Advocates for Americans held in Iran worried by Trump’s hard line


WASHINGTON (Reuters) – Advocates for Americans imprisoned by Iranian authorities said on Friday they were concerned the Trump administration’s hard line on Iran would close off the chance for talks to secure the prisoners’ release.

In a major shift in U.S. policy, President Donald Trump announced he would not certify that Iran is complying with a 2015 nuclear deal and warned that he might ultimately terminate the agreement.

The administration also designated Iran’s Islamic Revolutionary Guard Corps, the dominant player in the country’s security, economy and politics, as a terrorist group, a move one expert said would make the group less willing to negotiate over the prisoners.

Jason Rezaian, a Washington Post reporter who was detained by Iran for 18 months, said on Twitter that Trump’s Iran strategy “will only hurt American hostages being held in Iran.”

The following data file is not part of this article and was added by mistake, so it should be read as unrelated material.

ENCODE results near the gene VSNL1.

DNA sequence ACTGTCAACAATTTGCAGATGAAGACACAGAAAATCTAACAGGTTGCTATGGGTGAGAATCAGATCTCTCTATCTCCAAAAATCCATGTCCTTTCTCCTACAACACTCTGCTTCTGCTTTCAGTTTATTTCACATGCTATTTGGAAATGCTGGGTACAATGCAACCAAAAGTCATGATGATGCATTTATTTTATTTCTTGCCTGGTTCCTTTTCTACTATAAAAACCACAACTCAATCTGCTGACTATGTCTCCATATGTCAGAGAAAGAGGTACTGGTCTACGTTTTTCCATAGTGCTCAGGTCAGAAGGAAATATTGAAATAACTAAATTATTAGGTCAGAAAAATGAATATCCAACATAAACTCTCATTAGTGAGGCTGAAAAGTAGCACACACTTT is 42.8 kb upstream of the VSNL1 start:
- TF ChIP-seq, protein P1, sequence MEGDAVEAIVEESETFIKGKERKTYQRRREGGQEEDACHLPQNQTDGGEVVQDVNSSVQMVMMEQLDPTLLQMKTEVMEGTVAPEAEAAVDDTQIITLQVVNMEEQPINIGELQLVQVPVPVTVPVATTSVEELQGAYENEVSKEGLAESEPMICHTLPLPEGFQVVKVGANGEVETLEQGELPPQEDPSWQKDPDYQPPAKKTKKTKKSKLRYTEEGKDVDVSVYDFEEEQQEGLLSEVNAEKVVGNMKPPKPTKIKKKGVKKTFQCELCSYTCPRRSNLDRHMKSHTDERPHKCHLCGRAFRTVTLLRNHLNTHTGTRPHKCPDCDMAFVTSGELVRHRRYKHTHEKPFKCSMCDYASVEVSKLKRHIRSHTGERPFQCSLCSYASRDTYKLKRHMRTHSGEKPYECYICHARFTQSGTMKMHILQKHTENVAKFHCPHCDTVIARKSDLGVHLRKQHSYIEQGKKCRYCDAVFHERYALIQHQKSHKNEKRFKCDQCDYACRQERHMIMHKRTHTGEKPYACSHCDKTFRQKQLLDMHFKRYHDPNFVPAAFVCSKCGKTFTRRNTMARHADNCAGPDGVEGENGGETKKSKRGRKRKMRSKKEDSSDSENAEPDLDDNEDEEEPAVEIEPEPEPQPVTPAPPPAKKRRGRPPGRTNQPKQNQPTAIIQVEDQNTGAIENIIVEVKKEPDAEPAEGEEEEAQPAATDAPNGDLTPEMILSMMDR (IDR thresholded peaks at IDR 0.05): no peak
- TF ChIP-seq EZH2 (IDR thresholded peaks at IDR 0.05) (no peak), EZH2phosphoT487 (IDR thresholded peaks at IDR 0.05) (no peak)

“I hope I‘m wrong, but it looks to me as though Americans being held hostage in #Iran were just abandoned by @realDonaldTrump,” Rezaian wrote, using Trump’s Twitter handle.

The White House did not respond to a request for comment. A State Department official said the United States calls for the “immediate release” of U.S. citizens held “unjustly” in Iran.

The seven known American citizens and permanent residents who have been detained in the last two years in Iran are businessman Siamak Namazi and his 81-year-old father Baquer Namazi; Princeton doctoral student Xiyue Wang; art gallery owner Karan Vafadari and his wife Afarin Niasari; Robin Reza Shahini, an Iranian-American from California; and Nizar Zakka, a Lebanese national with U.S. permanent residency.

“My biggest frustration is still the U.S. government has no plan for how to resolve this, and my husband has been in prison for 15 months,” Wang’s wife, Hua Qu, told Reuters.

She said the new U.S. sanctions made her “afraid” for her husband’s fate, because they show “that the relationship is deteriorating.”

FILE PHOTO: Jason Rezaian (2R), Washington Post reporter and one of the U.S. citizens recently released from detention in Iran, poses to media together with his wife Yeganeh Salehi (L) and mother Mary Rezaian outside the Emergency Room of the Landstuhl Regional Medical Center (LRMC) in the southwestern town of Landstuhl, Germany, January 20, 2016. REUTERS/Kai Pfaffenbach